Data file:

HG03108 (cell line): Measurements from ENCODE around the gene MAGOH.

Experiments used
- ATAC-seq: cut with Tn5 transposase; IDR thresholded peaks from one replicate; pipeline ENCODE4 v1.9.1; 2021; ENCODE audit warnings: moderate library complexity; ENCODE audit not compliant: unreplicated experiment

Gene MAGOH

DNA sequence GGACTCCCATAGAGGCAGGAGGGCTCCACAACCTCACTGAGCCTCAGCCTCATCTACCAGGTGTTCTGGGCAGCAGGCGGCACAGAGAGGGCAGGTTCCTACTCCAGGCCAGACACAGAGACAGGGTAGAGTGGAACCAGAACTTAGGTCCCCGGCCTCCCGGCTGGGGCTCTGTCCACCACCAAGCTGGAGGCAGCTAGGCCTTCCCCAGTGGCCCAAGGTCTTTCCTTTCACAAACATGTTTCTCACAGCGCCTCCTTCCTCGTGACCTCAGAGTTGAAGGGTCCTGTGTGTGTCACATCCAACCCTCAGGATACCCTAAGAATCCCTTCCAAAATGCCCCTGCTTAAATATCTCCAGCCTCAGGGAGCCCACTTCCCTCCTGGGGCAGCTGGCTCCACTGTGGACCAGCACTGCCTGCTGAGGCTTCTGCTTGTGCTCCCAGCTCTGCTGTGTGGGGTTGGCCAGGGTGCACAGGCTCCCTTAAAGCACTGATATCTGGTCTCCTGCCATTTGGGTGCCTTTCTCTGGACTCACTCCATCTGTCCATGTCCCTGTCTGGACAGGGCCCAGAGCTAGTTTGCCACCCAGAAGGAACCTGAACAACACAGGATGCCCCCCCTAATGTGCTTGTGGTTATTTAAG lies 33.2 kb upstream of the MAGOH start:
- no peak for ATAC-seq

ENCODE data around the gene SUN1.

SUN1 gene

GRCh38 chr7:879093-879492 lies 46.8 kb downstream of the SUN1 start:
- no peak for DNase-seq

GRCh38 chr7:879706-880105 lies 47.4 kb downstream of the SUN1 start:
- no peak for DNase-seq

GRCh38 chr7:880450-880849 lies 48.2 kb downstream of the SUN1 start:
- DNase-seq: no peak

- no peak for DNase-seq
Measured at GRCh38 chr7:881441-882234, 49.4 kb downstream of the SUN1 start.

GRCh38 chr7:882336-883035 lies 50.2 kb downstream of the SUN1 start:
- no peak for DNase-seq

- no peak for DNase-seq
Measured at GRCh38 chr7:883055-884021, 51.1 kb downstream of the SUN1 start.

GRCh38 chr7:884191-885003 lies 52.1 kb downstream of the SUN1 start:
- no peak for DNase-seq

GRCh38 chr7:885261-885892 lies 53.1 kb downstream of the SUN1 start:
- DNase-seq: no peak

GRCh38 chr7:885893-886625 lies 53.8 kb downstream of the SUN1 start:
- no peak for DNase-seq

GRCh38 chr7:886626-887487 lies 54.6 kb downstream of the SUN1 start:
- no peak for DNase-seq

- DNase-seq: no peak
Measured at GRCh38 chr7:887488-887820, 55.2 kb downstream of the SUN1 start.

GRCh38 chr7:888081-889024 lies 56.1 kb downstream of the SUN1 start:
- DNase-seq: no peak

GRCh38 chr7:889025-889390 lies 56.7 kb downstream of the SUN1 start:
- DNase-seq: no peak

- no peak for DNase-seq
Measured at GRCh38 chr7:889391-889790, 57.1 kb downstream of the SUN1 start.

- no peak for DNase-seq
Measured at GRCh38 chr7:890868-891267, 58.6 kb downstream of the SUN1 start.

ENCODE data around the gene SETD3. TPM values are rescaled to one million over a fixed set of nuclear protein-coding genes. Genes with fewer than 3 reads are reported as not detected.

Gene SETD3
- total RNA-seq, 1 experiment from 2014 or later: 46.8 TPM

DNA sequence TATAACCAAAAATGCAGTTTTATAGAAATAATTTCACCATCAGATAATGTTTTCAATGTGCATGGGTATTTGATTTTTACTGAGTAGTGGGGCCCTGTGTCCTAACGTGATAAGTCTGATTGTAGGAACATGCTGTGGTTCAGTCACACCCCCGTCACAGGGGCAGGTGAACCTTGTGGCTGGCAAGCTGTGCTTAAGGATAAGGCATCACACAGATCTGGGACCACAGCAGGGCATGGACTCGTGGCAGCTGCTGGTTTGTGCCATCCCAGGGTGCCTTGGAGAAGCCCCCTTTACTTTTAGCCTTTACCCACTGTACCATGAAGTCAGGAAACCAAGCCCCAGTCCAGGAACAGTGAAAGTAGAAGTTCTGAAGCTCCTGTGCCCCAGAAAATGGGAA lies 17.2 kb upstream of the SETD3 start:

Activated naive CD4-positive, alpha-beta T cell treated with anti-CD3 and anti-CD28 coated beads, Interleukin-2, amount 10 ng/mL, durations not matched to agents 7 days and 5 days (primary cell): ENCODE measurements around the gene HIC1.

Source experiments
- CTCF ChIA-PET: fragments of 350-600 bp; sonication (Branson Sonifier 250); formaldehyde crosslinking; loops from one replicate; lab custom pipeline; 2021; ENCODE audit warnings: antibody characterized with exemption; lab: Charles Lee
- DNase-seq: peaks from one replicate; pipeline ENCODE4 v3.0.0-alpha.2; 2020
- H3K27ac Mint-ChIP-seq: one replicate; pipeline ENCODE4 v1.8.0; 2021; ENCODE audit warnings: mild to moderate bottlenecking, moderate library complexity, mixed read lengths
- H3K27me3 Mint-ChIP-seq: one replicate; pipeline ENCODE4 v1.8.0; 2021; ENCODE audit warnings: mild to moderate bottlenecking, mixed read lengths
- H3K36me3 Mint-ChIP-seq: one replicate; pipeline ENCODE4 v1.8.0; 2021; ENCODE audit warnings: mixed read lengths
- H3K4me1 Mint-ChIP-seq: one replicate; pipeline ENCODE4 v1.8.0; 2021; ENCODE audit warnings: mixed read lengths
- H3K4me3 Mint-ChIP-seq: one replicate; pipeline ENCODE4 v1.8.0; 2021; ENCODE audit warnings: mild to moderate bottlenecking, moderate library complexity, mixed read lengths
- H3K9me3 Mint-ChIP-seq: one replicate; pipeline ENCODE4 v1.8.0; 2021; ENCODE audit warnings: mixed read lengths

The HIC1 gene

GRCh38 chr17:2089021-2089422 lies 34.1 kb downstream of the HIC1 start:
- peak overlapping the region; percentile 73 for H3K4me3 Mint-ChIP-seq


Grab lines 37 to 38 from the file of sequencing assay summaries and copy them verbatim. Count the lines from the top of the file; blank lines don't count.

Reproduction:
- no peak for DNase-seq
Measured at GRCh38 chr7:890868-891267, 58.6 kb downstream of the SUN1 start.